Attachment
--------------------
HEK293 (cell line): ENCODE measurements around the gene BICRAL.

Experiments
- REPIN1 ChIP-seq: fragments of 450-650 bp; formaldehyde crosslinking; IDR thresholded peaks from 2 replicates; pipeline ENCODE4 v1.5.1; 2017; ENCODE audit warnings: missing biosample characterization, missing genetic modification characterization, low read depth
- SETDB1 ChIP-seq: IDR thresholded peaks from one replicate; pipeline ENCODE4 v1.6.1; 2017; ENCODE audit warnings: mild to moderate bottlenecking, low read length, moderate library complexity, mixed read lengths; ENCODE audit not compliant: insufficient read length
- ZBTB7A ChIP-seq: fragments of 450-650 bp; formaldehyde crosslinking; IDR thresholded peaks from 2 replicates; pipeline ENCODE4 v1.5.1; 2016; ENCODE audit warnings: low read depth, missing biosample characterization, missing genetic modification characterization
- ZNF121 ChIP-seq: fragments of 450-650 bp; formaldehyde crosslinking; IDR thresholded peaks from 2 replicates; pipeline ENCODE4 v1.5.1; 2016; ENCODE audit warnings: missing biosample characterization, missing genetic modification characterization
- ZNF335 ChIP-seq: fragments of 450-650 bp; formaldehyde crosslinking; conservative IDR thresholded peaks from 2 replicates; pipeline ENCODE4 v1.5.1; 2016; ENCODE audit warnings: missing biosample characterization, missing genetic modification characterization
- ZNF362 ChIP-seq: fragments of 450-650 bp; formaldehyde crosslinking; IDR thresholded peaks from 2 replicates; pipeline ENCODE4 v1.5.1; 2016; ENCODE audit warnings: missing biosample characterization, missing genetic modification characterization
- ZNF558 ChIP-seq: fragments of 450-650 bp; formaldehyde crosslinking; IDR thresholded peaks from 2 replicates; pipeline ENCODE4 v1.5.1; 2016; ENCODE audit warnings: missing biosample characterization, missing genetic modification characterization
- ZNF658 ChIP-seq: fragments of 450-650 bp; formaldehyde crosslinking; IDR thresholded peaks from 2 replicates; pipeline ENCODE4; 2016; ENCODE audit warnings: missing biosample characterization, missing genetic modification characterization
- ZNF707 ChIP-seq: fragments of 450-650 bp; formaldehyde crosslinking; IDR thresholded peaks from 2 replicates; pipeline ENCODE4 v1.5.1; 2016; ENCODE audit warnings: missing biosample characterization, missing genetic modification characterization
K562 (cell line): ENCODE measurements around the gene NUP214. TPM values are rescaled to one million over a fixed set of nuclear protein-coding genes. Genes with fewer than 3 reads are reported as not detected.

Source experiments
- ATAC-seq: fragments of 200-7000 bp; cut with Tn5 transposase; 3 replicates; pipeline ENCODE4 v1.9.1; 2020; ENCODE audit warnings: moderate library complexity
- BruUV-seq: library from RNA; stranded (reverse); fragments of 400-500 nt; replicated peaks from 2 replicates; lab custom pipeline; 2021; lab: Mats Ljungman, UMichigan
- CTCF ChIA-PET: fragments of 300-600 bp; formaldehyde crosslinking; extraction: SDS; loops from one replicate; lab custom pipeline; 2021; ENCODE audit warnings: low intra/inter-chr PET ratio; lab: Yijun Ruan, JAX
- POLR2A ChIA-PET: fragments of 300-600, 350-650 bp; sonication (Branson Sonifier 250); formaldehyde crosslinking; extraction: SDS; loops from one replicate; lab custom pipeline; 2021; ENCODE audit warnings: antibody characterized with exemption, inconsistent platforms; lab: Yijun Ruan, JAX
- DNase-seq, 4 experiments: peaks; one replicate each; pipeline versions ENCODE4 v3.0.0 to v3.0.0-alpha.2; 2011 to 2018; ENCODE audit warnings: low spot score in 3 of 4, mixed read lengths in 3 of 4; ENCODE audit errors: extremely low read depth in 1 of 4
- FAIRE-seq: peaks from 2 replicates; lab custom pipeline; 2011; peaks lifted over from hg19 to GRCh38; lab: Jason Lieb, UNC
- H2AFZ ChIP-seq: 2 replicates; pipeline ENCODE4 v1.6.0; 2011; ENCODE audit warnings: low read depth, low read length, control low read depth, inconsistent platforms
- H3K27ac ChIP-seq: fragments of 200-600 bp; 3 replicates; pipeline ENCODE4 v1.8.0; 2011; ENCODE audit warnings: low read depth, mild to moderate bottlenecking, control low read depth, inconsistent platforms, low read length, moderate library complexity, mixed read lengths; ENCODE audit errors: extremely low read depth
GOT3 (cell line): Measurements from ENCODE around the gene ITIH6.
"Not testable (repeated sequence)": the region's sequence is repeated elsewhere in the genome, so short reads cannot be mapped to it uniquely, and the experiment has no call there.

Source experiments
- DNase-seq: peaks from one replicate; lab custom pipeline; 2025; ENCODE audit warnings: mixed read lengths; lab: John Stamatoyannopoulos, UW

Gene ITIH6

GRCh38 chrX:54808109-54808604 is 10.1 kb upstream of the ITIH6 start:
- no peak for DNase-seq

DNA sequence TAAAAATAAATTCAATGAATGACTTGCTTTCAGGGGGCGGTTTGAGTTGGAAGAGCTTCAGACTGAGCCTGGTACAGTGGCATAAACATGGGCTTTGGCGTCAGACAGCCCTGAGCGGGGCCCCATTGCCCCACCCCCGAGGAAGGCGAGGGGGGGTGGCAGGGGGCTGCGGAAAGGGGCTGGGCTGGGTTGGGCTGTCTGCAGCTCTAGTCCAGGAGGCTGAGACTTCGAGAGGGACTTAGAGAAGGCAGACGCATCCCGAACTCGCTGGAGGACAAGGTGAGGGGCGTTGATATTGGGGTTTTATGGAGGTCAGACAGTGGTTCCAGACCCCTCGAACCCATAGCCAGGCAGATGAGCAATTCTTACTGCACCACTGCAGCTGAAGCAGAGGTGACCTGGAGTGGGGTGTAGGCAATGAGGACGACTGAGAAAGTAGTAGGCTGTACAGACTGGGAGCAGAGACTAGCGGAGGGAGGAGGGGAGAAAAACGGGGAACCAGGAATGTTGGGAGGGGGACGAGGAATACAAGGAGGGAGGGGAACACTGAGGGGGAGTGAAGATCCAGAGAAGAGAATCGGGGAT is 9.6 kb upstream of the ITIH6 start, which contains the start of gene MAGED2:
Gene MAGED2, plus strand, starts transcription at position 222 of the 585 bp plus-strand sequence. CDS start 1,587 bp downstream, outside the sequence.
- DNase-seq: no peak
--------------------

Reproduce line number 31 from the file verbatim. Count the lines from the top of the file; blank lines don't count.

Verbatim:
- DNase-seq: no peak